Ladies and Gentlemen of the media, colleagues, fellow Barbadians listening to this media conference over the various broadcast systems, a pleasant good afternoon to all of you. Let me begin by expressing on behalf of the Ministry of Finance and Economic Affairs our sincere wishes for a healthy, productive and rewarding 2017 to all Barbadians. I would like in particular to register our appreciation for your support and cooperation during the course of the past year. Not unlike many other countries across the world 2016 was one of mixed fortunes for Barbados. On the one hand we witnessed an acceleration of real growth in our economy with an estimated 1.6 % expansion in the GDP, when compared to the 0.8 % level of growth in 2015. Indeed, this is the first year in which all major economic sectors, led by a resurgent tourism sector registered positive growth in the same year since the great global financial crisis of 2008. At the same time low inflation, a continuing decline in the rate of unemployment, and a seeming pick up in foreign direct investment albeit muted, painted positive signs that the recovery in the real economy was not a passing sensation, but an indisputable fact that a real economic turnaround was beginning to set in… To download the full statement from Minister of Finance and Economic Affairs, Christopher Sinckler, please click here. Article compliments BGIS.
BHTA, BCCI and BIBA aiding hurricane relief efforts in the Caribbean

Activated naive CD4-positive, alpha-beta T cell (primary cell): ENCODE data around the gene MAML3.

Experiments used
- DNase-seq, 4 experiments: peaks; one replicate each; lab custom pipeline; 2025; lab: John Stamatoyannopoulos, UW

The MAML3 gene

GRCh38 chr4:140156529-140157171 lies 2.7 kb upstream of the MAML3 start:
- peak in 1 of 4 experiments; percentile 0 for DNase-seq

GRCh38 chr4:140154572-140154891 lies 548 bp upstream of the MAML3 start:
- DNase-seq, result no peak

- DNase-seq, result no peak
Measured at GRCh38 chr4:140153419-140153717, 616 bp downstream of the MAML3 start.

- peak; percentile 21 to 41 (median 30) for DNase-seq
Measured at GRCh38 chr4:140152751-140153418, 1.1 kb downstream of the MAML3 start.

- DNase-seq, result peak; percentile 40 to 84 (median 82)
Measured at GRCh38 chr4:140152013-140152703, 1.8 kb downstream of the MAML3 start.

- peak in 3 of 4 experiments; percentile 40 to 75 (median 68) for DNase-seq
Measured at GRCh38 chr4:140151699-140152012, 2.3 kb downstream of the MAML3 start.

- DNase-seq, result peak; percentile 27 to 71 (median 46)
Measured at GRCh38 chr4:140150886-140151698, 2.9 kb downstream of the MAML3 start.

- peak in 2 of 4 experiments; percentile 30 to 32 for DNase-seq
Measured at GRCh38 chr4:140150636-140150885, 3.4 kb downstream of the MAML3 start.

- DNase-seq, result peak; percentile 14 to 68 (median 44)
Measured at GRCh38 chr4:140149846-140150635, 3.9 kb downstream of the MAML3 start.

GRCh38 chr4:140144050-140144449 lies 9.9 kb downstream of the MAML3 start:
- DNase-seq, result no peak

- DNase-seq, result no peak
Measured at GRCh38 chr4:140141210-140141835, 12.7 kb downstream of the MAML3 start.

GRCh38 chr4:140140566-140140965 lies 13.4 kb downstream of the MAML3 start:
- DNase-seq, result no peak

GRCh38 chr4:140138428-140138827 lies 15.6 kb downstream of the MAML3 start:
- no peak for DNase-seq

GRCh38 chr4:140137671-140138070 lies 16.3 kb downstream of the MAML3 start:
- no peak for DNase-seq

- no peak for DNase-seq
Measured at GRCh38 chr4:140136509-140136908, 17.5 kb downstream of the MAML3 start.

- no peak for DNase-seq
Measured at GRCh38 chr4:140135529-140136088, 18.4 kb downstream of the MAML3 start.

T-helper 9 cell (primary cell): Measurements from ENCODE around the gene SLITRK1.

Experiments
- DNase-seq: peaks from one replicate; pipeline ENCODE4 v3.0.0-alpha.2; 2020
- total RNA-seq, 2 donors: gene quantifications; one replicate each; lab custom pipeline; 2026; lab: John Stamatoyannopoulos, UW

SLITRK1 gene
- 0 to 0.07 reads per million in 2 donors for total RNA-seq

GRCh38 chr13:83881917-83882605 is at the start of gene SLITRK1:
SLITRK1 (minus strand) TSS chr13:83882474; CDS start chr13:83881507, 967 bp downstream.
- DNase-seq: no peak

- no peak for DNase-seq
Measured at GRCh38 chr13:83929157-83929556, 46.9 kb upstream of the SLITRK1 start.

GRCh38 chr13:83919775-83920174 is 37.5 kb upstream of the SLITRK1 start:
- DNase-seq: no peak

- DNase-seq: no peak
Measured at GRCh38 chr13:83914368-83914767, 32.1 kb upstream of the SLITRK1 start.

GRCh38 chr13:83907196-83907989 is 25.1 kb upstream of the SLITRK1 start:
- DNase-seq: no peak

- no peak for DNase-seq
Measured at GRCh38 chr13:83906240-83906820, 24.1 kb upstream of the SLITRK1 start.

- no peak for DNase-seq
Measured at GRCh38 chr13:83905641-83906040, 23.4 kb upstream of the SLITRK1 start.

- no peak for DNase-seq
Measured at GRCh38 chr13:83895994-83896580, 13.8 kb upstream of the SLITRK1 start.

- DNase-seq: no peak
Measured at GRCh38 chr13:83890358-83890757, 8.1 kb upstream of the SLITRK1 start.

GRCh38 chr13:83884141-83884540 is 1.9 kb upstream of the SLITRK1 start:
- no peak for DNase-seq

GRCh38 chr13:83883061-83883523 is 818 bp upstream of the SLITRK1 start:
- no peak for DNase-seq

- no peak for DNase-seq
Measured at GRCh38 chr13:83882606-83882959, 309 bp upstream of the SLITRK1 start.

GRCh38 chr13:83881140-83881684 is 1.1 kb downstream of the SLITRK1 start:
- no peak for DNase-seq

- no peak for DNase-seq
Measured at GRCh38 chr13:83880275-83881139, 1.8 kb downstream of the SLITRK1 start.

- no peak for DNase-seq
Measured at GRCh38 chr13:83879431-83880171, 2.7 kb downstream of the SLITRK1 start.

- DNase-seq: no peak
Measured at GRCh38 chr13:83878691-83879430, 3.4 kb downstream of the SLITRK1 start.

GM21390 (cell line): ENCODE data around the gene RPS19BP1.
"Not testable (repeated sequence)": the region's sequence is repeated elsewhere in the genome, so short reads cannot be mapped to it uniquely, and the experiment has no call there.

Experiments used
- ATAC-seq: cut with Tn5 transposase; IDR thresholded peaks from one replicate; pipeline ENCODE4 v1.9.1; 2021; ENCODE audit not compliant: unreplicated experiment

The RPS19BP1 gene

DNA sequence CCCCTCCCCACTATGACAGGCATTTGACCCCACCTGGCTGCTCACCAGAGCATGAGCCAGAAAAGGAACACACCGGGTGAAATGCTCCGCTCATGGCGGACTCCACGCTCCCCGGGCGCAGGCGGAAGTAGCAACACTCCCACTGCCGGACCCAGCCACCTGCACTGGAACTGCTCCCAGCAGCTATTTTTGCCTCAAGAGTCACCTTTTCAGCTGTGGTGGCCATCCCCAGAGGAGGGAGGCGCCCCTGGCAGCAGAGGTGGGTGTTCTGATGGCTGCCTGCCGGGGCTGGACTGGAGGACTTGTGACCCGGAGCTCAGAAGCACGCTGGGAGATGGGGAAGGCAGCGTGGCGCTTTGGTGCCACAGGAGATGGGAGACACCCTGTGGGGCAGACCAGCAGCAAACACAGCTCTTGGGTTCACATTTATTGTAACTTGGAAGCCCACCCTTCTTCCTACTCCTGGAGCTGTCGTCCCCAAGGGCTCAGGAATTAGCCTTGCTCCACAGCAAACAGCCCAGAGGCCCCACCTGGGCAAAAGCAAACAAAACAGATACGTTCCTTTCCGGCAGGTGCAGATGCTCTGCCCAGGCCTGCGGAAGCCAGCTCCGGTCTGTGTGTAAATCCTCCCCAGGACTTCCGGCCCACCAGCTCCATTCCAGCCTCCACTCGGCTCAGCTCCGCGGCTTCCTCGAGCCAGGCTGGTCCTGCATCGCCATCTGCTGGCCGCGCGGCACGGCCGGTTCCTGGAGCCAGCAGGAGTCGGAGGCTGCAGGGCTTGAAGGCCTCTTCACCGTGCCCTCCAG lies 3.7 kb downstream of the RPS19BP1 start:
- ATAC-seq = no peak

The Barbados Hotel and Tourism Association (BHTA) has joined forces with the Barbados Chamber of Commerce & Industry (BCCI) and the Barbados International Business Association (BIBA) to give some much needed assistance to Barbuda, which was recently devastated by Hurricane Irma. During a recent press conference, His Excellency Ambassador Dr. Clarence Henry, National Authorising Officer and National EPA Coordinator for Antigua and Barbuda, expressed his country’s appreciation for the gesture. He thanked the BCCI, BHTA and BIBA on behalf of the Government of Antigua & Barbuda for extending the hand of friendship, as well as: “All those persons who demonstrated the humanitarian drive within all of us – that when our brothers and sisters are devastated, they are willing to come to the table.” He stressed however, that there was also the need for phase two: “There is also a need for the response to deal with the rebuilding process. The Governments are trying their best to deal with the humanitarian crisis but there has to be a second phase in terms of the rebuilding in Barbuda and in Dominica. “People of the region, let us respond to our challenges together. Together we are stronger. Spare a thought for the people who have had to run from their homes. How many of us have a full appreciation of the level of psychological damage or impact or effects on the mothers, the fathers, the brothers and sisters, the children? None of us would have wanted to endure what they went through but we thank the almighty for sparing life.” BHTA CEO, Rudy Grant, explained that the Association saw the partnership as a very important and critical effort, “The entire BHTA family is supportive of this effort because we recognize that there is great discomfort in the islands affected and we recognize the importance of supporting our brothers and sisters in the region. “We cannot imagine what it must be like to have an entire island devastated in the case of Barbuda and as we also reflect on the challenges of Dominica. We are going to be refocusing our efforts because we realise there is still need for additional items and we will continue to work with the BCCI and BIBA as we continue to ensure that we are able to provide more items.” Grant added that the BHTA was also working with the Caribbean Tourism Organisation (CTO) and the Caribbean Hotel and Tourism Association (CHTA) with their relief funds and gave the assurance that the Association was committed to continue working with its partners to support the efforts in Antigua and Barbuda, Dominica and the wider Caribbean. “The level of devastation is unimaginable. We are happy today to be a part of this effort and to say that it does not stop here. As the Ambassador mentioned, there is also the need for effort towards the rebuilding and we stand beside you as Caribbean brothers and sisters, committed to ensuring that, through our various organisations, we are able to assist,” he added. Article compliments LOOP News Barbados.